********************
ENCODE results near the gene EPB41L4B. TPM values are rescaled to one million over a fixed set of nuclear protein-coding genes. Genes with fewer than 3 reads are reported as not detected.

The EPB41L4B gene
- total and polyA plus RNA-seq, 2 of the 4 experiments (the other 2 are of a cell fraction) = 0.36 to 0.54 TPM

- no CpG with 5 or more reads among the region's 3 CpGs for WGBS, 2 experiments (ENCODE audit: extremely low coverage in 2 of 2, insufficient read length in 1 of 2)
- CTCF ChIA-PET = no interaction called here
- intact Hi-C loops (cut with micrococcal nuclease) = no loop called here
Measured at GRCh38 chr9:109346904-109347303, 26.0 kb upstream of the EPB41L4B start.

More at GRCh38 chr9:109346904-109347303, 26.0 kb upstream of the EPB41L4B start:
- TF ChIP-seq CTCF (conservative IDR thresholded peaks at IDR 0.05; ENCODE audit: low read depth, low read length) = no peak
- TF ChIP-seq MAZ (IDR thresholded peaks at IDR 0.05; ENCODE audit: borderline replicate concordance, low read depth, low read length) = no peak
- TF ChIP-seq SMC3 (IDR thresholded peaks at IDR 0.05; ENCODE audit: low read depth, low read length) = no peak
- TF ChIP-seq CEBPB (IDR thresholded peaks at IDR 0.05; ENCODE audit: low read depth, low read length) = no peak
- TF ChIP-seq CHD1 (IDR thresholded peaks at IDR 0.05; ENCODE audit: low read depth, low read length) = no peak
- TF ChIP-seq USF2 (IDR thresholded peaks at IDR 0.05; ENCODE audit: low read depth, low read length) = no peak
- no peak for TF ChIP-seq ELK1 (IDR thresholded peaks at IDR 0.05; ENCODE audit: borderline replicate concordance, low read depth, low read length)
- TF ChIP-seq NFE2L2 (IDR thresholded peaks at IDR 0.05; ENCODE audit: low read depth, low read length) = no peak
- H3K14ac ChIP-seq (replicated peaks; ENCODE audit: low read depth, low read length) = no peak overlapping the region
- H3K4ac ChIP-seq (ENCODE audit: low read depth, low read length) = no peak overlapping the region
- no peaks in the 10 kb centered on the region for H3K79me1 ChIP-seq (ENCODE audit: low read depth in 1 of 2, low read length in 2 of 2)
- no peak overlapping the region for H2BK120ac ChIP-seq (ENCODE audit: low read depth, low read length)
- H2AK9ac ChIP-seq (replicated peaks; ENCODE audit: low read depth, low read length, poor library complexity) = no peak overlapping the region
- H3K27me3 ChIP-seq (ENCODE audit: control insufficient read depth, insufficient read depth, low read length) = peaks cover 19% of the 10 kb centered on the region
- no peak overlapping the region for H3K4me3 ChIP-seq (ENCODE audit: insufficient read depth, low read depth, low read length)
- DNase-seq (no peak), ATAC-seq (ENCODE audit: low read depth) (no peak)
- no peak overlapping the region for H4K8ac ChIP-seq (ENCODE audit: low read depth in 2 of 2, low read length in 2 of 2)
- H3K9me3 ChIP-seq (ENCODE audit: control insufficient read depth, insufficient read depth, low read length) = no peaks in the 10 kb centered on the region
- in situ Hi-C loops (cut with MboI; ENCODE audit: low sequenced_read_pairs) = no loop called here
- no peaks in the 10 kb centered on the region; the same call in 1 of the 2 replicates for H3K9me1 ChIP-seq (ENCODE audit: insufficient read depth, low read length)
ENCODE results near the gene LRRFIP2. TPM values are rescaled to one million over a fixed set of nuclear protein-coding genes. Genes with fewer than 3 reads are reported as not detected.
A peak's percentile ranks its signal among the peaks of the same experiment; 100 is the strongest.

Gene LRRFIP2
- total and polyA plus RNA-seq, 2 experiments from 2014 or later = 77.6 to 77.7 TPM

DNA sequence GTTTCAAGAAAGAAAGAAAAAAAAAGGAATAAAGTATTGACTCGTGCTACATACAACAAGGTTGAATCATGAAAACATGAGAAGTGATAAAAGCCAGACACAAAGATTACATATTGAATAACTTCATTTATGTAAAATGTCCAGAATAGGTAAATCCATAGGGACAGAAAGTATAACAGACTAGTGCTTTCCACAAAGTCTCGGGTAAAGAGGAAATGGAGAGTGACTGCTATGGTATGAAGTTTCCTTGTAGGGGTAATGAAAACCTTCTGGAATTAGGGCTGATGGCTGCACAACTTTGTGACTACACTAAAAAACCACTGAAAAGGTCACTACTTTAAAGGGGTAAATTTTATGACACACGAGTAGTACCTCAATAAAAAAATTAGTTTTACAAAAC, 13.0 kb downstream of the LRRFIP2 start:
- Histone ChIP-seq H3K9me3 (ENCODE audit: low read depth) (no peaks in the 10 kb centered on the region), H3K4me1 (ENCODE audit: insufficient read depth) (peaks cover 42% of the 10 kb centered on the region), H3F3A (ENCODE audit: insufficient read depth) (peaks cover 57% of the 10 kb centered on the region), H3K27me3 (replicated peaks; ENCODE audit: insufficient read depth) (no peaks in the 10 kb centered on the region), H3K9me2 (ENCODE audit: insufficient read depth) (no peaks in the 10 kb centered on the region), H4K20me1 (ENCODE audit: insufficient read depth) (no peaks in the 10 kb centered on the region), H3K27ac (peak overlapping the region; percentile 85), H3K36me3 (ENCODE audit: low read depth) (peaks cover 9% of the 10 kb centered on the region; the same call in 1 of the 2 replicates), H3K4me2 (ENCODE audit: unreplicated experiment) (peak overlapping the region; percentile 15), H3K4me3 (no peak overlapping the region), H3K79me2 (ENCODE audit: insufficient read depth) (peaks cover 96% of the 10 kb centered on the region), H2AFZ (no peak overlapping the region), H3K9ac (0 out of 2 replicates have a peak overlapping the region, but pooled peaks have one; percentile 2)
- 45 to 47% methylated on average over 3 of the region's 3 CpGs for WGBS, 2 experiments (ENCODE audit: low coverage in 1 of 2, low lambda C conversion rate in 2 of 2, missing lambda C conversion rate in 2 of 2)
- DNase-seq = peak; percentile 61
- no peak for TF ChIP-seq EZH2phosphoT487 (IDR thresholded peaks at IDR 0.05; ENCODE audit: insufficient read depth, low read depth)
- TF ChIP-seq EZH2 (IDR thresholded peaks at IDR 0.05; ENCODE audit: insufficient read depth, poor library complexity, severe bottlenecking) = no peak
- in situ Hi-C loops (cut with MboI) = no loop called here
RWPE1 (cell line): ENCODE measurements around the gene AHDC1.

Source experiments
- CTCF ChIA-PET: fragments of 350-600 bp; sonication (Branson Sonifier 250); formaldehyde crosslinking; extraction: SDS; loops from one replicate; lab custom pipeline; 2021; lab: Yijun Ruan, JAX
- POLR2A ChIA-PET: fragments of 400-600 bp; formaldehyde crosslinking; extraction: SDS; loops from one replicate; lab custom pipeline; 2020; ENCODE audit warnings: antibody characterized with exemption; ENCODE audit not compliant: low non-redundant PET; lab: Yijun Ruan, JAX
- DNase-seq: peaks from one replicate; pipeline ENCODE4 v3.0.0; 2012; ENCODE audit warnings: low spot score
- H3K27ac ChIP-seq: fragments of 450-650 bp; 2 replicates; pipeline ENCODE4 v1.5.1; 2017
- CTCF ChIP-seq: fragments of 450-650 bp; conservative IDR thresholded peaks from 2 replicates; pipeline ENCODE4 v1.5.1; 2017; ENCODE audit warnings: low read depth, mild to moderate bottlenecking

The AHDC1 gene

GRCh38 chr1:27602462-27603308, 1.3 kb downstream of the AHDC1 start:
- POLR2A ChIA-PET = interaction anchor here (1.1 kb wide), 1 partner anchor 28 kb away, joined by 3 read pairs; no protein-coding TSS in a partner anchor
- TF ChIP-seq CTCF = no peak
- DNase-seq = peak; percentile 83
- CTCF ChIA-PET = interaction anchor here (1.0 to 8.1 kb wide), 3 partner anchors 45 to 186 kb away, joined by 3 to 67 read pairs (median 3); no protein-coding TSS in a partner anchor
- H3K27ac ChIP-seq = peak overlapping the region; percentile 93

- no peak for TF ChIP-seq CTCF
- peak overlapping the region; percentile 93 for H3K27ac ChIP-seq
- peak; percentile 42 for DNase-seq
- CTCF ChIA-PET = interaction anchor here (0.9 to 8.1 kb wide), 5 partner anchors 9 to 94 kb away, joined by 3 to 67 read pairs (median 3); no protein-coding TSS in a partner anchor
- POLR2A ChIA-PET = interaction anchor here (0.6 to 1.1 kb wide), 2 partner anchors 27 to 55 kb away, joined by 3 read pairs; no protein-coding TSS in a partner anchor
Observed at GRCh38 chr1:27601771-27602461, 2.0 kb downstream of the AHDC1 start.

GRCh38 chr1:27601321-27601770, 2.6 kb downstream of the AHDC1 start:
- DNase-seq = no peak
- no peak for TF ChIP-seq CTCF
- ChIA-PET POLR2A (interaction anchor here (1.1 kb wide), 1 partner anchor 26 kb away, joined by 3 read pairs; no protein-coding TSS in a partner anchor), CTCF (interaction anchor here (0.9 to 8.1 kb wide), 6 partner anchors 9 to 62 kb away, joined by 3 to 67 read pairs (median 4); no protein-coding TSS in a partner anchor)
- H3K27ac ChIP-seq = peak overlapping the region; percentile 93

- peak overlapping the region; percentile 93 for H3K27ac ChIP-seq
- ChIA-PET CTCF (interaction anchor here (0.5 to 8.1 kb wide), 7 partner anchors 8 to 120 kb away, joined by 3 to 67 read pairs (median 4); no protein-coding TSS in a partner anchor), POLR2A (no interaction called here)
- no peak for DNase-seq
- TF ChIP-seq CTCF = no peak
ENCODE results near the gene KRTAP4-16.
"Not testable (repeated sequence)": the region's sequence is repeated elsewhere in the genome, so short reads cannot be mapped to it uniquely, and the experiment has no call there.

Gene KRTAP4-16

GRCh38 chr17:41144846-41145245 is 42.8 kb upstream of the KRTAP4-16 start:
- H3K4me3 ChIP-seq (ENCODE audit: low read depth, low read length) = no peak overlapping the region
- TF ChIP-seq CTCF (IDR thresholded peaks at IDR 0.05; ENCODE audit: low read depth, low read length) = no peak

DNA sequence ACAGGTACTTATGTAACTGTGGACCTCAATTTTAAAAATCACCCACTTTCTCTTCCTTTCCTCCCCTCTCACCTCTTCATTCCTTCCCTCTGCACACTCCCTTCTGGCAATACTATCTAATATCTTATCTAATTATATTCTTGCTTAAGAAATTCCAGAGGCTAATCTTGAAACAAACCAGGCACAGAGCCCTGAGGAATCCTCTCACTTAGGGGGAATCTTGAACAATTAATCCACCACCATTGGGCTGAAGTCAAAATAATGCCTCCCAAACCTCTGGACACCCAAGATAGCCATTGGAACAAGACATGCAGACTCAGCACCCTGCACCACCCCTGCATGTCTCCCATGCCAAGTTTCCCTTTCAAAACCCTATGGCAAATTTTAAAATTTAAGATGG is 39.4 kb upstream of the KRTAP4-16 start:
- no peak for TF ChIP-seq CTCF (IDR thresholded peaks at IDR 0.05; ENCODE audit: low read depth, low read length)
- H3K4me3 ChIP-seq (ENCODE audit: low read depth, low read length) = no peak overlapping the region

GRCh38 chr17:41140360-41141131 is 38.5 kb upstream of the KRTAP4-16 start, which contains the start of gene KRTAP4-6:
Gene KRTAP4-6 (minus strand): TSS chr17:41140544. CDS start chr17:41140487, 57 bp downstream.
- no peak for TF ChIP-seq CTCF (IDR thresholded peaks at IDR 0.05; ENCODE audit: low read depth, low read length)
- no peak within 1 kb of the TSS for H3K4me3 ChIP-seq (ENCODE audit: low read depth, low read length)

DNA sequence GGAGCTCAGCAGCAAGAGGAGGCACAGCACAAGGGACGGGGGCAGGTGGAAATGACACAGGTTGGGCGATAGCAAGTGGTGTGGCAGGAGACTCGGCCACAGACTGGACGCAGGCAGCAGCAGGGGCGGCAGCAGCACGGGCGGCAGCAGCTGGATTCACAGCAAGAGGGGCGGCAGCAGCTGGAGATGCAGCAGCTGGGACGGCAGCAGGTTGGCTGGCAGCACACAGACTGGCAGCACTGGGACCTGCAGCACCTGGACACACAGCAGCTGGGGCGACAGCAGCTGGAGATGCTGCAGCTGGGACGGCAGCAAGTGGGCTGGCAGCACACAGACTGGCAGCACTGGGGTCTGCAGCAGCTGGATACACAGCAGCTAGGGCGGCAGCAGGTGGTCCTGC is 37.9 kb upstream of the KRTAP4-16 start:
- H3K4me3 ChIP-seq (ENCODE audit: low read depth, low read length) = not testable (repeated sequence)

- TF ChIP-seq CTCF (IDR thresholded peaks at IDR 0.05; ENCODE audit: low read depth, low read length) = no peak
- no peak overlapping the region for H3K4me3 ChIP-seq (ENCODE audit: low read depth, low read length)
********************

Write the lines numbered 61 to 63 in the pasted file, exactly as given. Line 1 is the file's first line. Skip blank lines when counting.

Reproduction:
- DNase-seq = no peak
- no peak for TF ChIP-seq CTCF
- ChIA-PET POLR2A (interaction anchor here (1.1 kb wide), 1 partner anchor 26 kb away, joined by 3 read pairs; no protein-coding TSS in a partner anchor), CTCF (interaction anchor here (0.9 to 8.1 kb wide), 6 partner anchors 9 to 62 kb away, joined by 3 to 67 read pairs (median 4); no protein-coding TSS in a partner anchor)